This website presents selected photos of more or less known monuments and sites of Constantinople and Minor Asia (special reference is made to Cappadocia and Mount Sinai because of their special character), which display the intense Greek presence throughout the years.
Edited and captioned by Dr Nikoleta Troupkou, Byzantine Archaeology.
Translated in English by Eleftheria Kyriakopoulou, Postgraduate student, Classical Archaeology.
Introductory address of the Rector of A.U.TH.
The Aristotle University of Thessaloniki addresses with distinct pleasure the annual scientific and educational trips of the students of Faculty of Philosophy to Minor Asia, which had as an additional result the creation of the Digital Archives of Greek Civilization.
These archives, not only property of the Department of History and Archaeology but also of our University in general, are the work of Professor Emeritus of Byzantine History Theodoros Korres, who captured with his photographic lens monuments of our cultural heritage in Minor Asia and thus rendered them approachable to the academic community of our University. This is why A.U.TH. expresses its thanks to the creator of the archives.
Rector of A.U.TH.
Introductory address of the Dean of the Faculty of Philosophy A.U.TH.
For decades, now Professor Emeritus of the Department of History and Archaeology of the Faculty of Philosophy A.U.TH., Theodoros Korres, captures with his photographic lens thousands of images and sites from the past, thousands of religious and secular monuments of the Classical, Hellenistic, Roman and Byzantine Period. Besides Thessaloniki and Hagion Oros (Mount Athos), Professor Korres has travelled almost in every corner of the Eastern Mediterranean, wherever the presence of Greek civilization is still very intense: from Northeastern Aegean sea to the coastline of Asia Minor and from there to Anatolia, Jordan, Mount Sinai and Egypt.
The results are indeed very impressive: tens of thousands shots capturing moments of our cultural heritage, many of which are completely unknown to most of us. We truly do not know what to admire first, the quality, the quantity, the aesthetic beauty or the justified emotions caused by the special subject of his shots? The first example of the exceptional work of Professor Korres was given in 2009 with the publication of an excellent album, along with the financial support of A.U.TH., for the religious monuments of Constantinople. In 2015, many had the chance to enjoy his work at the exhibition presented in the Museum of Byzantine Culture and titled “Travelling in Eastern Mediterranean through the Digital Archives of Greek Culture of Th. Korres (A.U.TH.)”.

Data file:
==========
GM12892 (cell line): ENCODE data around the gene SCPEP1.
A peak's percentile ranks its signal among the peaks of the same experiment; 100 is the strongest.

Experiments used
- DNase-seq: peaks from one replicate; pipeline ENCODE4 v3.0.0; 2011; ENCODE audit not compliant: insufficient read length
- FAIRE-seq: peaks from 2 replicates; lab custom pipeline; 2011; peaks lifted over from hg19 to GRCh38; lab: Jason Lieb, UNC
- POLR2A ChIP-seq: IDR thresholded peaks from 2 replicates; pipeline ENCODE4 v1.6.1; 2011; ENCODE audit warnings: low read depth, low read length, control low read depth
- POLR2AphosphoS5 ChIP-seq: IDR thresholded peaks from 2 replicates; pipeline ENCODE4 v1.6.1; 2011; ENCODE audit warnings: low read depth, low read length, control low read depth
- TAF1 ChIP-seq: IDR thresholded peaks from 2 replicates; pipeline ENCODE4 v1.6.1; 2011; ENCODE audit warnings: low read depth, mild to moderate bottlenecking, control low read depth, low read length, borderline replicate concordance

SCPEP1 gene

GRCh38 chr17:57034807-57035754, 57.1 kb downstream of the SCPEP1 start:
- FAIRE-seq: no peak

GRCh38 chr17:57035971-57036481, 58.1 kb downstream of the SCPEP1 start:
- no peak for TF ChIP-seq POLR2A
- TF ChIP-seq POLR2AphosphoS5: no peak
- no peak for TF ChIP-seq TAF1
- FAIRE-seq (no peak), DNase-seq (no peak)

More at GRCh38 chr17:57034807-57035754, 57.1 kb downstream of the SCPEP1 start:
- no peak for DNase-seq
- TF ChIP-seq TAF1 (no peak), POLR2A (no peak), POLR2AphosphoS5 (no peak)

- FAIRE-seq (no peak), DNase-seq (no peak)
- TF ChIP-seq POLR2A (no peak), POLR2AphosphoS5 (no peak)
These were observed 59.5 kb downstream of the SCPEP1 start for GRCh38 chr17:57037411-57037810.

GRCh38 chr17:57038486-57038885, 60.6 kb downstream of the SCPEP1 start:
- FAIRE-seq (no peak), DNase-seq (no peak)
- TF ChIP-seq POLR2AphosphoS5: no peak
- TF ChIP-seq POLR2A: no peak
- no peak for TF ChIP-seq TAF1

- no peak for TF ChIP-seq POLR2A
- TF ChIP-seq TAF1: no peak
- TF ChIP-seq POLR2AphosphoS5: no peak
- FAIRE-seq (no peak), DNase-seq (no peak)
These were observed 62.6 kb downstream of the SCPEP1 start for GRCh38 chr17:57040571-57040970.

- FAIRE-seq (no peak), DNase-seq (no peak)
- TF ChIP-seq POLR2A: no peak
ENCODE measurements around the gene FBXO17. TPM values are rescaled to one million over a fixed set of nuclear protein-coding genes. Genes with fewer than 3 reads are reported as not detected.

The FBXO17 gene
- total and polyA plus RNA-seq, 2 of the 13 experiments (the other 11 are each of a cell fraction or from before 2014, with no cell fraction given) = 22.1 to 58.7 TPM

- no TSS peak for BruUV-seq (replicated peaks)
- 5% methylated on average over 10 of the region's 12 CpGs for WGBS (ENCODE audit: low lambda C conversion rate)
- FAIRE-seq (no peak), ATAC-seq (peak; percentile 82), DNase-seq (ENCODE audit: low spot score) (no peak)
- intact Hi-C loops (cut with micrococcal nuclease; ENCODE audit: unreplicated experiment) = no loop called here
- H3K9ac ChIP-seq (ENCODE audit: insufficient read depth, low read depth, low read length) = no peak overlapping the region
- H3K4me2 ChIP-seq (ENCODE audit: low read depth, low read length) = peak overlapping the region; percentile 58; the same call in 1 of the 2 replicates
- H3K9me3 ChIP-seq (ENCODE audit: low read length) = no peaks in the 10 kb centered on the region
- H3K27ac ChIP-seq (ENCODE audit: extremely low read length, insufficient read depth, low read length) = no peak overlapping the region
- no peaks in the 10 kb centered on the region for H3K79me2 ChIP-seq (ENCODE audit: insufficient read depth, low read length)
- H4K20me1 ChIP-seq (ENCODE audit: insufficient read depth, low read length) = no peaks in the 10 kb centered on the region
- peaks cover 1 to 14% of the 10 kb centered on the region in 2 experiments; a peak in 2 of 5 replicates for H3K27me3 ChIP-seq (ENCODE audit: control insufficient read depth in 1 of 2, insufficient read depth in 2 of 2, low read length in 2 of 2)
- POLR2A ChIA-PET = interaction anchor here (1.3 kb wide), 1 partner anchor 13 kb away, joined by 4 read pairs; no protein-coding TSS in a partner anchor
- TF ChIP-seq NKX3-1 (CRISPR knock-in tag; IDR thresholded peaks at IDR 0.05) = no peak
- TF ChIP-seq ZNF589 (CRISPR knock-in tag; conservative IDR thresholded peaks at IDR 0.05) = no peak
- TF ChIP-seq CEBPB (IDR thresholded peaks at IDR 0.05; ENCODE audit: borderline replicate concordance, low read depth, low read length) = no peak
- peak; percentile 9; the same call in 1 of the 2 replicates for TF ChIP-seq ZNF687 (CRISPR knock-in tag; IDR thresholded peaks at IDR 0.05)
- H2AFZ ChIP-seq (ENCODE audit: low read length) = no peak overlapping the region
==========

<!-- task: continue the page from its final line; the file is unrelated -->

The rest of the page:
Today, thanks once more to the aid of our University, the upload of the complete archives of Professor Theodoros Korres to a website, created for the students of the Department of History and Archaeology and generally for the Faculty of Philosophy, became possible. This way, not only the Department and the Faculty are being enriched with a database of precious value, but also more and more people could participate in the world heritage and the timeless messages it sends.
Professor Dimitrios K. Mavroskoufis
Dean of Faculty of Philosophy of Aristotle University of Thessaloniki
Around 660 B.C., colonists from Megara, following a prophecy from the Oracle of Delphi, began a journey to settle on the opposite side of the city of the blinds. These were the previous Megarian colonists who, a few years before, chose to found their city, Chalcedona, on the opposite shore. The name of this new city, Byzantion, which was built on the head of the triangular peninsula between the Golden Horn, Bosporus and Propontis (Sea of Marmara), derives, according to the legend, from the Thracian-born king Byzas.
Asia Minor is the westernmost part of Asia and it is surrounded by the Black Sea, Vosporus, the Sea of Marmara and Hellespont on the north, the Aegean Sea on the west and finally by the Mediterranean Sea on the south. Its east border can be defined by an imaginary line starting from the southeast coasts of the Black Sea on the north to the Gulf of Alexandretta on the south.
The term Asia Minor was first used by the ecclesiastical writer Paulus Orosius (4th-5th century) in his work Historiae adversus Paganos. ..
The region of Cappadocia occupies a large part of the Turkish heartland. It is bounded by the Taurus Mountains on the west and the Anti-Taurus Mountains on the east, while both of them extend to the south. The northern natural border is “Halys bend”, the arch formed by the river Halys.
According to legend, the name of the region comes from Cappadocus, son of the legendary Assyrian king Ninyus.
Saint Catherine’s Monastery is built at an altitude of 1600 m. on the Mount Sinai, nowadays called Gebel Musa (Moses’ Mountain), on the south part of the Sinai peninsula.
The settlement of the monks in this hostile and deserted place began probably in the 3rd century. However, the history of the monastery itself begins with the construction of the three-aisled basilica and the fortification walls by Justinian I (527-565). The construction must have been executed between 548 (year of the death of Theodora) and 565 (year of the death of Justinian), as it is assumed by the inscription preserved on beams of the roof. Another inscription on the same spot preserves the name of the basilica’s architect, Stephen from Aila (nowadays Aqaba).
For more information about the Digital Archives of Greek Civilization, you can either contact Prof. Emeritus Theodoros Korres or fill the contact form.